Applying Outside the (Online) Box: Daniel's Engineering Story

By Daniel Fensom      Facilitated by Elyse Trudell, WorkStory Ambassador

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I was quite amazed reading the stories of young, talented people on this site. In thinking of what to write for my post, it took many hours to determine how my story compared to those of successful entrepreneurs, brilliant artists and activists for social change. So I thought I would begin, from what I remember to be the first thing I wanted to become when I grew up; a professional hockey player. Upon realizing just how realistic this dream was by the young age of 14, I thought it would be time to explore other career paths; perhaps an avalanche hunter in BC, guide in Yukon or a lobster fisherman on the east coast.

I settled on attending the University of Guelph for environmental engineering. I had no idea what to expect prior to the start of second year. I always knew I had a deep passion for nature and exploring the wilderness so I figured that with my math and science credits from high school, environmental engineering would be a suitable subject. I initially thought that I would be designing wind turbines and solar panels but I was gravely mistaken. Much of what I learned in school was about water quality and treatment, air pollution and soil quality.

Although I liked and appreciated the new material I was learning, I often thought that maybe engineering wasn’t for me; maybe attending law school or completing a master’s degree would better suit me. The choice became especially difficult in my final year of university when several of my friends decided to pursue a master’s degree. I came to the conclusion that I should test the engineering job market first and if it did not pan out, I could always return to school. So I scoured the school’s job posting website, recruiting websites and top engineering firm job sites; applying to every applicable job I could. It then occurred to me that there are probably thousands of recent grads applying to these same positions with more experience and higher final grades than me. I then started to search out the smaller firms; ones not listed in the top 100 engineering firms. Although there weren’t necessarily job openings posted, I sent in my resume anyways as a general application.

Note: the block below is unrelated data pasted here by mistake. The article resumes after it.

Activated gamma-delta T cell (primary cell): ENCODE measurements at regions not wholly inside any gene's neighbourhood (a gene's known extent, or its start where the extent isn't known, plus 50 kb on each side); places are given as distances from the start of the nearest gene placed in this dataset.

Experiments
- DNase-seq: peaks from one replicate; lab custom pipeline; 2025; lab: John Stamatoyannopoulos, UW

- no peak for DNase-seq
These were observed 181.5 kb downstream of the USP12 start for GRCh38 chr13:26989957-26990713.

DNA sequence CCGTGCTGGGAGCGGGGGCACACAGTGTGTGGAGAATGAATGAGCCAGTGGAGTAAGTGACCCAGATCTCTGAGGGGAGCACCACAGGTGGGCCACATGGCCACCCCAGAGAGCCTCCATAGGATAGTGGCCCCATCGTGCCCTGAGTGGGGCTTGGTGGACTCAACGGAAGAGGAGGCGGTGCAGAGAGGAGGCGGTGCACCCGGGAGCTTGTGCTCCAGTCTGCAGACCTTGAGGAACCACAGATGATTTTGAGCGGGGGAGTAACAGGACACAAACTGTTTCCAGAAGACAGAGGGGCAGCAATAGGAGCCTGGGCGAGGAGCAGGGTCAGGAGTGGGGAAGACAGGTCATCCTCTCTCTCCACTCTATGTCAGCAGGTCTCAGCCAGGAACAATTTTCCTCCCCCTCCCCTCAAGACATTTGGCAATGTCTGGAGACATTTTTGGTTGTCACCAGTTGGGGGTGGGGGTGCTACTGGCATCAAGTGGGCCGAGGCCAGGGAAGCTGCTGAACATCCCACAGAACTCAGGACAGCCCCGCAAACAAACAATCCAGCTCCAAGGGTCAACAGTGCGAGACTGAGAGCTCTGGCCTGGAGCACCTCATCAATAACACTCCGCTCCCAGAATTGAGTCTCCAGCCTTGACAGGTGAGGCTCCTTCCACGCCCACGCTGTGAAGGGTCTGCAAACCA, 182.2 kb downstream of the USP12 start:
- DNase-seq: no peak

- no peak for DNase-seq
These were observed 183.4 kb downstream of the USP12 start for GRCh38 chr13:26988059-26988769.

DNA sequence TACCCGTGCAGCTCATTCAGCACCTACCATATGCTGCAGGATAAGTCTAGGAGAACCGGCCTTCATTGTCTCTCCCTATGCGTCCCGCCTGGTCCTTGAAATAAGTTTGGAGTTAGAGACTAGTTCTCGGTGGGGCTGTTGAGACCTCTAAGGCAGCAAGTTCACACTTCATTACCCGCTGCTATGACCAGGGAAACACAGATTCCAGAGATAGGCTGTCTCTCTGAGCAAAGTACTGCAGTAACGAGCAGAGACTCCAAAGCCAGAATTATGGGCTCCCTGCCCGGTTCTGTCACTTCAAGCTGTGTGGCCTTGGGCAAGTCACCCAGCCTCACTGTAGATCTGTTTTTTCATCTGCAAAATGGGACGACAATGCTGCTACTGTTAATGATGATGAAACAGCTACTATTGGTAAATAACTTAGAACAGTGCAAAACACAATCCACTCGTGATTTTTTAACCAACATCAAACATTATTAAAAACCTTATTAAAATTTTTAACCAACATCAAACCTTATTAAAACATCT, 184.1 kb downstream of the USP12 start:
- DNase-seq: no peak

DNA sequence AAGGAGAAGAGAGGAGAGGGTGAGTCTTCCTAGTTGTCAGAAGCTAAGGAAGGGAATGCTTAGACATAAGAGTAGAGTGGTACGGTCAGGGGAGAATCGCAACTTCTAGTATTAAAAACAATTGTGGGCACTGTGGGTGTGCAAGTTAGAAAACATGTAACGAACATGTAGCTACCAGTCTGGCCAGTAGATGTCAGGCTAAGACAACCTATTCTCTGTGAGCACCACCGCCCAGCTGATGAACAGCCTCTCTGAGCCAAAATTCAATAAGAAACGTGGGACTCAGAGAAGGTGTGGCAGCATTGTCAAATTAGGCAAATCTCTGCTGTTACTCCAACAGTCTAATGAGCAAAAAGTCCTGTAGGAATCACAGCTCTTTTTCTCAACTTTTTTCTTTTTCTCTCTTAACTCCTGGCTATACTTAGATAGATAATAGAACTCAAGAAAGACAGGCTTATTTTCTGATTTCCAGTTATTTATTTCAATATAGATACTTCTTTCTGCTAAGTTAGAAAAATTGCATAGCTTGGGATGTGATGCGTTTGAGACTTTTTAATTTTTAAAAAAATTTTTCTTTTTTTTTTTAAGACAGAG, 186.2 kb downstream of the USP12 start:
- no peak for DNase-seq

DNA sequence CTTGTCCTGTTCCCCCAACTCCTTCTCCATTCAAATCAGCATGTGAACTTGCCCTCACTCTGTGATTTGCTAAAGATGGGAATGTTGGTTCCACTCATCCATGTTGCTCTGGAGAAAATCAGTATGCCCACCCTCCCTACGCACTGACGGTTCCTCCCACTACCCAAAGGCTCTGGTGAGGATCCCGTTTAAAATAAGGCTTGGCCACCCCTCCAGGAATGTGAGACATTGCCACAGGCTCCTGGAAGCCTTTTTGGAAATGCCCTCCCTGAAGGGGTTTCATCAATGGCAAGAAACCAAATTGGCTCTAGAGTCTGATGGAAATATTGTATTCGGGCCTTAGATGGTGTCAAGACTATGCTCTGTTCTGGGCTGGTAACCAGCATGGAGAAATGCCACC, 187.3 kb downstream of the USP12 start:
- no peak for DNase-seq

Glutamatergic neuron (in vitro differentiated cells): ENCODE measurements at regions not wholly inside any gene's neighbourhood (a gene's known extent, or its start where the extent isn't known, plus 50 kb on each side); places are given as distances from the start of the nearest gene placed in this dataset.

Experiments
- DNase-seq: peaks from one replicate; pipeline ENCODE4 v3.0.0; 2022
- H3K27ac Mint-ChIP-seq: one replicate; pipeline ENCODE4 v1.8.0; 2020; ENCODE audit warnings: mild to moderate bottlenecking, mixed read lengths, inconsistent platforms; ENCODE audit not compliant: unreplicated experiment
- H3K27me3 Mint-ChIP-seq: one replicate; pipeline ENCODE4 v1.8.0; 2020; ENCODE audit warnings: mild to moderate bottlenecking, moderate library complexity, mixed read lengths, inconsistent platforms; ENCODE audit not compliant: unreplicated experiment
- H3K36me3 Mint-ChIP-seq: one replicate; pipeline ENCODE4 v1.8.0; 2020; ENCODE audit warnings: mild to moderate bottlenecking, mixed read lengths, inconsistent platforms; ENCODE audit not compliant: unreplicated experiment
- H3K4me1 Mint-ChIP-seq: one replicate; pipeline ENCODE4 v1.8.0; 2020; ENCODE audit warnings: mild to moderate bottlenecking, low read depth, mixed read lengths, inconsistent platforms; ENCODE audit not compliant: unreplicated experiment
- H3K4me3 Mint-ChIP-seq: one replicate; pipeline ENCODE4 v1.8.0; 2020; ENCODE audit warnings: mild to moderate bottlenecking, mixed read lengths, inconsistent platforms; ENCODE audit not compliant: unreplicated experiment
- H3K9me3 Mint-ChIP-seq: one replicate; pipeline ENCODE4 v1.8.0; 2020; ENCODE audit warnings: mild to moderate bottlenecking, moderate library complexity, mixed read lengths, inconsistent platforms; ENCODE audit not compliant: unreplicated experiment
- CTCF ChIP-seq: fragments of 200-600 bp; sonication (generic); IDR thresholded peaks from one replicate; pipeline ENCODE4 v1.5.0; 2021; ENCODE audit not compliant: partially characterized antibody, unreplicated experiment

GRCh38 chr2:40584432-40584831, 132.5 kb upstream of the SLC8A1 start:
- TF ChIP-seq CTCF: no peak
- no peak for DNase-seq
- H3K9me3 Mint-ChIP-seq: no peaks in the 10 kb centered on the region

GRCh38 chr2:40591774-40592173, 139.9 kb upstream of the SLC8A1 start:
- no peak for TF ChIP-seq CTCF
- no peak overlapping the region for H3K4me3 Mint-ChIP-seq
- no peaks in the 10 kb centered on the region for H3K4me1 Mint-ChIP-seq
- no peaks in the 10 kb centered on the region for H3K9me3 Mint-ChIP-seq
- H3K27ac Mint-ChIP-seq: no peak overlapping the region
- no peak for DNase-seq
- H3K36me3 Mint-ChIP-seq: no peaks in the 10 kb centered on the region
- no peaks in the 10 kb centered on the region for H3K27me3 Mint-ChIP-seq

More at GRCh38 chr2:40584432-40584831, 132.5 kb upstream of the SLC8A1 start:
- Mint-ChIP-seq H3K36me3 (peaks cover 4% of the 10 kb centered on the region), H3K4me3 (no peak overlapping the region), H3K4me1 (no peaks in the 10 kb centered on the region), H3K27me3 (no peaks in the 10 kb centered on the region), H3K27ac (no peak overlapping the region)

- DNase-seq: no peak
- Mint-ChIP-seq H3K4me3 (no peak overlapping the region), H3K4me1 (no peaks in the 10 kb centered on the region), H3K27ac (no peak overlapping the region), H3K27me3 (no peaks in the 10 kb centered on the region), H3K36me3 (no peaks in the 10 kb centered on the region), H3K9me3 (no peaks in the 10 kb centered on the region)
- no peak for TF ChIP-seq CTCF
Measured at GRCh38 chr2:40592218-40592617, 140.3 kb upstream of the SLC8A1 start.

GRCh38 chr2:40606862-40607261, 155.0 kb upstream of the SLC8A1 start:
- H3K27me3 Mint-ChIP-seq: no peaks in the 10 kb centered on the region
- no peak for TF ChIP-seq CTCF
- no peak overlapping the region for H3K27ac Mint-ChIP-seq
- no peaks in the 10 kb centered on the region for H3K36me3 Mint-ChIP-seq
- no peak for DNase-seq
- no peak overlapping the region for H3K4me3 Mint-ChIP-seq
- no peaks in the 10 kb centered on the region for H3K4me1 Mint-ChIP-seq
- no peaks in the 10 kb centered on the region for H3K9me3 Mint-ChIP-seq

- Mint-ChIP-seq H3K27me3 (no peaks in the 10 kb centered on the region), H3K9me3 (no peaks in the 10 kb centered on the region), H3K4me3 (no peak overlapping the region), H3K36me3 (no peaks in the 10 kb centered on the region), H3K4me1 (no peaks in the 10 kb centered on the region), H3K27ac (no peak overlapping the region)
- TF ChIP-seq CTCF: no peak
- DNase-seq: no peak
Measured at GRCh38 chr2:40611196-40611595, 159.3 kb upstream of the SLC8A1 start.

My hunch worked and soon after graduating, I was lucky enough to have been offered a job at a small engineering consulting firm – XCG Consultants Ltd. It happened to be for a position that I was very intrigued by and enjoyed learning about in school. I have been at this firm now for almost a year and a half and I have really enjoyed my time there. The projects are extremely diverse and I’ve yet to work the same day twice.

The projects I am involved with are mostly water related where I simulate what happens to municipalities under extreme storm events. We then recommend solutions based on our results. As a smaller consulting firm, we do get our share of larger projects but we also get quite a few smaller projects. The smaller projects are really what provide with valuable learning experiences and the opportunity to work in a range of disciplines.

I think the variety of my work is a result of the culture surrounding smaller engineering consulting firms. Smaller companies don’t often employ many junior staff and as a result, junior staff are often assigned a number of projects of a wide variety rather than specializing in one specific task or project. Another intriguing aspect of smaller companies is the hierarchal structure. As a junior staffer, you’re often dealing directly with the senior partners and associates, thus minimizing the distance between you and the final decision makers.

Just recently I learned a valuable lesson for all job seekers. Senior managers don’t like posting job openings online. They seem to find it difficult to differentiate the people who are really passionate about the work from those who have used the same cover letters for the hundreds of other job postings. Senior managers prefer those who take the initiative of sending in their applications even though a posting online may not exist. I’m not saying applying to all the postings on a recruiting website is a bad idea, but rather diversify your applications to firms who don’t post openings online.

If you are truly passionate about a position or field of work, show it and apply where you want to work, regardless of online postings.